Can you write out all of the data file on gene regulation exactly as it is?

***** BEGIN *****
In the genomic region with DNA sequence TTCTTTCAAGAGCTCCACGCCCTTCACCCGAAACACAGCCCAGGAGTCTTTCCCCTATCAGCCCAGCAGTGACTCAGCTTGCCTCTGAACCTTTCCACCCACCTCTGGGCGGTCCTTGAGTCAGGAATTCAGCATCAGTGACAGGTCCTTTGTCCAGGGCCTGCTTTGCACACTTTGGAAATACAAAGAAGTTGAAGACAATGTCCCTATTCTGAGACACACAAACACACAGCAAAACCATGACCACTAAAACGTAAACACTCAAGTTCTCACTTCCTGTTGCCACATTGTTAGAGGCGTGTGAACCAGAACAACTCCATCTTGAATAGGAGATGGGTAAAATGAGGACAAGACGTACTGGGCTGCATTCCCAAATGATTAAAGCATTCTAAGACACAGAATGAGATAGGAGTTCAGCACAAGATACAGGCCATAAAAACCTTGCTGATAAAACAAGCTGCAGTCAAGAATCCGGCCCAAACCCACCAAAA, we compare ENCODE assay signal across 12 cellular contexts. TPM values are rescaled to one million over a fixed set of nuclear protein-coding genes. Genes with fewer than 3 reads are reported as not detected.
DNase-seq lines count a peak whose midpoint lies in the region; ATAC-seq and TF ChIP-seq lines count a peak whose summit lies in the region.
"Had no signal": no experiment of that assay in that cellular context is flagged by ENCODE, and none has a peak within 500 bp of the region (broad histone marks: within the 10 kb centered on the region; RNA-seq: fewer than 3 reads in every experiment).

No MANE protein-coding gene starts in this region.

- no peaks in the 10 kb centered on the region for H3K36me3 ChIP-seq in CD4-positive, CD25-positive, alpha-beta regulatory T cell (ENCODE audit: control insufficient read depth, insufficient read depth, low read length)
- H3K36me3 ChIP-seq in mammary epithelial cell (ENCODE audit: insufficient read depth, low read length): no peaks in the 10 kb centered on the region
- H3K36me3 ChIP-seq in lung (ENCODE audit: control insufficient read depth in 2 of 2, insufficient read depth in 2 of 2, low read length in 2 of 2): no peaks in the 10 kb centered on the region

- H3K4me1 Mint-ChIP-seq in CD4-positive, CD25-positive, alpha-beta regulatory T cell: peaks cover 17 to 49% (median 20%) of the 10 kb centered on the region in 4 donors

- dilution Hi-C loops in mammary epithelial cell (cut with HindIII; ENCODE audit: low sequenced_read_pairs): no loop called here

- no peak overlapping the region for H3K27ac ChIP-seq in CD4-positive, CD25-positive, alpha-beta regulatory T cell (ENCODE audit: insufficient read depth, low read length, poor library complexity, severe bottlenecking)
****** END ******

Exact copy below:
In the genomic region with DNA sequence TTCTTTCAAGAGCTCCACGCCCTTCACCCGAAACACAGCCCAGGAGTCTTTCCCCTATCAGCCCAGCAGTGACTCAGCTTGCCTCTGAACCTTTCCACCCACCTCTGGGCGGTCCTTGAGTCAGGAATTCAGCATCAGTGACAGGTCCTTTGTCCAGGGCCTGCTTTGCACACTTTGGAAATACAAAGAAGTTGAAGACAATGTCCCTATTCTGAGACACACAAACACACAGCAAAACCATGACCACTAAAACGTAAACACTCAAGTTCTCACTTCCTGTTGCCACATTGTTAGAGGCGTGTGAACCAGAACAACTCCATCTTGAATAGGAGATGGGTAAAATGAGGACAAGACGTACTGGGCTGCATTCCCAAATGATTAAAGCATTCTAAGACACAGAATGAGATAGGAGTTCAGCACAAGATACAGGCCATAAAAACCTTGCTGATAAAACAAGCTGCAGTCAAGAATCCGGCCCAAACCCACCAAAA, we compare ENCODE assay signal across 12 cellular contexts. TPM values are rescaled to one million over a fixed set of nuclear protein-coding genes. Genes with fewer than 3 reads are reported as not detected.
DNase-seq lines count a peak whose midpoint lies in the region; ATAC-seq and TF ChIP-seq lines count a peak whose summit lies in the region.
"Had no signal": no experiment of that assay in that cellular context is flagged by ENCODE, and none has a peak within 500 bp of the region (broad histone marks: within the 10 kb centered on the region; RNA-seq: fewer than 3 reads in every experiment).

No MANE protein-coding gene starts in this region.

- no peaks in the 10 kb centered on the region for H3K36me3 ChIP-seq in CD4-positive, CD25-positive, alpha-beta regulatory T cell (ENCODE audit: control insufficient read depth, insufficient read depth, low read length)
- H3K36me3 ChIP-seq in mammary epithelial cell (ENCODE audit: insufficient read depth, low read length): no peaks in the 10 kb centered on the region
- H3K36me3 ChIP-seq in lung (ENCODE audit: control insufficient read depth in 2 of 2, insufficient read depth in 2 of 2, low read length in 2 of 2): no peaks in the 10 kb centered on the region

- H3K4me1 Mint-ChIP-seq in CD4-positive, CD25-positive, alpha-beta regulatory T cell: peaks cover 17 to 49% (median 20%) of the 10 kb centered on the region in 4 donors

- dilution Hi-C loops in mammary epithelial cell (cut with HindIII; ENCODE audit: low sequenced_read_pairs): no loop called here

- no peak overlapping the region for H3K27ac ChIP-seq in CD4-positive, CD25-positive, alpha-beta regulatory T cell (ENCODE audit: insufficient read depth, low read length, poor library complexity, severe bottlenecking)